Henry Gyles 1646–1709
Date not known
Red chalk on paper
84 x 217 mm
Inscribed in ink top left ‘Stonedge’; in ink bottom right ‘Stone henge by Mr. Henry Gyles. H.G’
Purchased as part of the Oppé Collection with assistance from the National Lottery through the Heritage Lottery Fund 1996
… ; Ralph Thoresby; … ; acquired by A.P. Oppé in November/December 1924; by family descent until bought Tate Gallery.
British-born Artists of the Seventeenth Century, Burlington Fine Arts Club, London, 1938, no.74.
Royal Academy, London, 1958, no.123.
The son of a York glazier, Gyles was principally a glass painter, ‘the famousest painter of glass perhaps in the world’ as described by his friend, the antiquarian Ralph Thoresby, the first owner of this drawing.1 Both Gyles and Thoresby were members of the ‘York virtuosi’, a group of intellectuals and friends who met at Gyles’s house in Mickelgate, York. As well as Gyles and Thoresby, it included the physician and naturalist Martin Lister, the antiquarians Thomas Kirke and Miles Gale, and the artists Francis Place, William Lodge and John Lambert. They formed close working associations. Lodge, for example, produced illustrations for Lister’s articles for the Royal Society’s Philosophical Transactions, and Place illustrated Lister and Kirke’s Johannes Godartius of insects (1682) as well as Thoresby’s great topographical work Ducatus Leodiensis (1715).2 Through his London contacts Place frequently sought commissions for Gyles and his London print publisher, Pierce Tempest, provided Gyles with Flemish, Dutch and German prints which he drew on for the design of his painted glass windows.3
Several of the York virtuosi are recorded undertaking sketching tours. A trip by Gyles to the south of England, and to Wiltshire to view the ancient stone circle of Stonehenge, is not recorded, but the subject matter would have been close to the hearts of his antiquarian friends. The origins and purpose of Stonehenge had puzzled scholars over the centuries. In his topographical survey of Britain, Britannia (1586), the eminent Elizabethan historian William Camden concluded that the ‘monstrous rude stones’ had been magicked from Ireland by Merlin. A more rational proposition was offered by Inigo Jones, who surveyed the site on the instructions of James I: Stonehenge, he said, was a Tuscan Roman temple to the god Coelus. His thesis was published posthumously in 1655 but refuted in 1663 by Dr Walter Charleton who, in Chorea Gigantum, considered it more likely that the stones were the remains of a great palace of the Danes. By the time Gyles was sketching Stonehenge the most up-to-date theory concerning its origins was that of John Aubrey, who advanced the notion that both Stonehenge and Avebury were ancient centres of the Druids.4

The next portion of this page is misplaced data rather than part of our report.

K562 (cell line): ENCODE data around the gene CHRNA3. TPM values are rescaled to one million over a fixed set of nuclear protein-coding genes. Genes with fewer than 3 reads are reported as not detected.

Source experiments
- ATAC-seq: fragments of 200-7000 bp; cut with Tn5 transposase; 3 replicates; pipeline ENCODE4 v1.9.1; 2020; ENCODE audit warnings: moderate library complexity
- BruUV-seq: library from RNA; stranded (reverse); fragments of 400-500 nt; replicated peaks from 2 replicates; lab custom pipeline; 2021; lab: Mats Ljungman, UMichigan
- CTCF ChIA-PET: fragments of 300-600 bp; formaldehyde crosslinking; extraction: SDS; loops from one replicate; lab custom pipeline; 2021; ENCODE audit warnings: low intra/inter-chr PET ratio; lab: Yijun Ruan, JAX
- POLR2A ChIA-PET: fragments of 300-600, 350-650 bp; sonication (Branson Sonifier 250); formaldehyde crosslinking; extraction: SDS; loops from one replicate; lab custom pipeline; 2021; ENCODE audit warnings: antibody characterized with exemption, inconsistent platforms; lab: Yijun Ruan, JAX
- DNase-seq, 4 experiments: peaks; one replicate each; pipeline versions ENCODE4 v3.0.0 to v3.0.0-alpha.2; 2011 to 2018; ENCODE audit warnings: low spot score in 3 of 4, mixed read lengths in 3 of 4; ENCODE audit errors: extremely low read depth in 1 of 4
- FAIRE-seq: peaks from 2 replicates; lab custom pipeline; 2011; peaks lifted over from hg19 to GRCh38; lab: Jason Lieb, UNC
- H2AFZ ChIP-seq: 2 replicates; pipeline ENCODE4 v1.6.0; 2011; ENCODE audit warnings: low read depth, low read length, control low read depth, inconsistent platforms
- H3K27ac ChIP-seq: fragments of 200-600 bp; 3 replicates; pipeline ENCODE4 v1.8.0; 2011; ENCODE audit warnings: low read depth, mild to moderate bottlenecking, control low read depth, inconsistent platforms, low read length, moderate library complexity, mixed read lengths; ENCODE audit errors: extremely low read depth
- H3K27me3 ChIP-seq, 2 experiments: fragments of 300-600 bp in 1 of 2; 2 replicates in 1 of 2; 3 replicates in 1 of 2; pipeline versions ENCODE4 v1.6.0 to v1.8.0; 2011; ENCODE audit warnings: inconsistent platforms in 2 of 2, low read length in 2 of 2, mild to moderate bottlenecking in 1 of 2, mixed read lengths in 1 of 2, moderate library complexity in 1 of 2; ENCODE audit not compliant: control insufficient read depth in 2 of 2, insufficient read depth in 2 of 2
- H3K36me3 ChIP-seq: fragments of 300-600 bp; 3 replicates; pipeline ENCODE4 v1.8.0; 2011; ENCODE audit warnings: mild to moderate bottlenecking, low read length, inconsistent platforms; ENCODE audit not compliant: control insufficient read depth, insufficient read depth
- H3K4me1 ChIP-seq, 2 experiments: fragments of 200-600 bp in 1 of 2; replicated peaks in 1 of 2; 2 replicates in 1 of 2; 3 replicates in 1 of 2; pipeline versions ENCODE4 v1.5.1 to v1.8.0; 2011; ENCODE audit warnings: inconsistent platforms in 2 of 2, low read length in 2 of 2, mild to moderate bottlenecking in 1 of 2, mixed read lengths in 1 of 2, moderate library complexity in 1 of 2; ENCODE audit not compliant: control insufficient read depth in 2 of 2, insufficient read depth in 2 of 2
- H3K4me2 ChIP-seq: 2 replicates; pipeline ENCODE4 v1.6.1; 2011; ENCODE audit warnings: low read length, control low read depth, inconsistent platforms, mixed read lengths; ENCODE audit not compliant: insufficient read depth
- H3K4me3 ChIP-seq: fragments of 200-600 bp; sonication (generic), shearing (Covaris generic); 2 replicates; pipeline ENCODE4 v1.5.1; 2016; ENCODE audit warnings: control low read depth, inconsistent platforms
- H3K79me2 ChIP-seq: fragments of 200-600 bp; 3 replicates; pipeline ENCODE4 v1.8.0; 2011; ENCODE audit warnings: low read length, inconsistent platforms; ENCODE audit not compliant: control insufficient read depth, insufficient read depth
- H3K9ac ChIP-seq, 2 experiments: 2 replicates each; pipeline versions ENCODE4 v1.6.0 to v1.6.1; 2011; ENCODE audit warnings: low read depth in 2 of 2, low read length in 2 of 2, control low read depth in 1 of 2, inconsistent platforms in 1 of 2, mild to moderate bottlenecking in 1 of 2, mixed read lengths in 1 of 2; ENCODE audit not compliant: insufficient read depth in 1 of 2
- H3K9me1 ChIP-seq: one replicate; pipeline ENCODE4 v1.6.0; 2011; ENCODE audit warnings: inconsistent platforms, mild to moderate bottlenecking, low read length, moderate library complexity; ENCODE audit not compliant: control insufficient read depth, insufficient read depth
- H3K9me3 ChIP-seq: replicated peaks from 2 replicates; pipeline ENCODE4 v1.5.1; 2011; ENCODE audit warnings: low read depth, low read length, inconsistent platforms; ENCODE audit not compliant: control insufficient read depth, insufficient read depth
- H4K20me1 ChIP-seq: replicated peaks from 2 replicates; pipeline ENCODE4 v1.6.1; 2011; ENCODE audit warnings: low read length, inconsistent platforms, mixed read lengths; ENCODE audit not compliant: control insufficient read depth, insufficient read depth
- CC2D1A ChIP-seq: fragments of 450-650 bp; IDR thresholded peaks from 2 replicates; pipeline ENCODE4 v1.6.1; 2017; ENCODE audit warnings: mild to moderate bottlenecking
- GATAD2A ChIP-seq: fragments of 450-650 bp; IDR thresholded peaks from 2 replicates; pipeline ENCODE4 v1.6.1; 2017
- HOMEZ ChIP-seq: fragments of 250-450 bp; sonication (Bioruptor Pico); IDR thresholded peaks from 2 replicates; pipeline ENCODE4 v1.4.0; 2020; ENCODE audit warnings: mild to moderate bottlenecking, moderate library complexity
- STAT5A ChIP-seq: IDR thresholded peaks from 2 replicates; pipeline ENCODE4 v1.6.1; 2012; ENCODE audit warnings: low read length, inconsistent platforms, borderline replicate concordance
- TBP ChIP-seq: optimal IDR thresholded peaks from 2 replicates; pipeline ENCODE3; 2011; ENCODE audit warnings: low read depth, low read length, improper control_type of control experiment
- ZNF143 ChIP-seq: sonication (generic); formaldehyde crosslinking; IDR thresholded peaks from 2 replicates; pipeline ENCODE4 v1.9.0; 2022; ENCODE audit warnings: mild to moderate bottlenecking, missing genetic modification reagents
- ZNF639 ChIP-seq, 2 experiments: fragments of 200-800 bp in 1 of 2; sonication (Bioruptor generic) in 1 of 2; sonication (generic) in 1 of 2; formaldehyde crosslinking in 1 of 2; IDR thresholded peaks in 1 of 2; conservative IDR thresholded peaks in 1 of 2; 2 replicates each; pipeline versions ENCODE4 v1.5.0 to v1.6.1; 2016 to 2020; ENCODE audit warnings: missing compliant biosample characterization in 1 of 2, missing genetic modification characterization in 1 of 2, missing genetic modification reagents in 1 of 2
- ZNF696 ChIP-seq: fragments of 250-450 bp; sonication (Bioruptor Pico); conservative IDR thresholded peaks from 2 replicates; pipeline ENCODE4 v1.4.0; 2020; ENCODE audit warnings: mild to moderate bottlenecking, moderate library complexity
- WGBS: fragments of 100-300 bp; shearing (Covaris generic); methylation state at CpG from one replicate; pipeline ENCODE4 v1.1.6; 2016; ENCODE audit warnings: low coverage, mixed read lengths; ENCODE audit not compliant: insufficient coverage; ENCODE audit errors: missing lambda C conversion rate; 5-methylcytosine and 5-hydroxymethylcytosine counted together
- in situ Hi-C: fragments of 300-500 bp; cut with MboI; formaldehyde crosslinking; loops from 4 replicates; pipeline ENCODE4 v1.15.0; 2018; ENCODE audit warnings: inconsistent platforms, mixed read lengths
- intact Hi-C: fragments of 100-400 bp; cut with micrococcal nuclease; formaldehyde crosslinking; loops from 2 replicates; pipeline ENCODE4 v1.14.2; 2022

Gyles’s view, roughly sketched and blocked in in red chalk, seems to have been taken on the spot or to have been worked up from a sketch made on the spot. The light source is very definitely from the left, the backs of the large stone uprights, which cast long shadows, plunged into shade. The reason for Gyles’s sketch, beyond the personal interest of an enquiring tourist, is not known. Antiquarians often hired artists to accompany them on their surveying tours, or to prepare finished drawings from their amateur sketches to illustrate their publications, but this drawing does not seem to have such links. The subject of Stonehenge would certainly have appealed, however, to the antiquarian interests of Ralph Thoresby, the drawing’s first recorded owner and in whose handwriting the inscriptions appear to be. Thoresby’s large and celebrated collection contained a vast array of natural and artificial curiosities, including plants, shells, fossils and bones as well as coins and medals, ancient and antique relics and drawings and books. A catalogue of the Musaeum Thoresbyanum had been added to his 1715 Ducatis Leodiensis, and another was published on his death in 1725. Stonehenge would have taken its place in the collection alongside Gyles’s catalogued ‘draughts for glass painting’, as well as his crayon portrait and Place’s mezzotint of Gyles which were also owned by Thoresby. Thoresby’s son inherited the collection, which was sold on his death in 1764 over three days. This work seems to have remained with a number of other works from Thoresby’s museum, including a cartoon tracing of the head of Henry VIII (Tate T10679) and figure sketches attributed to Dr Hooke (Tate T10678). On the latter is inscribed: ‘in this collection are drawings by the noted Mr Hollar, Mr Kent, Dr Hooke, Dr Cay and Mr Henry Gyles’s for Window Limnings &c’. The painted glass designs were presented to the Ashmolean Museum, Oxford, by A.P. Oppé in 1928.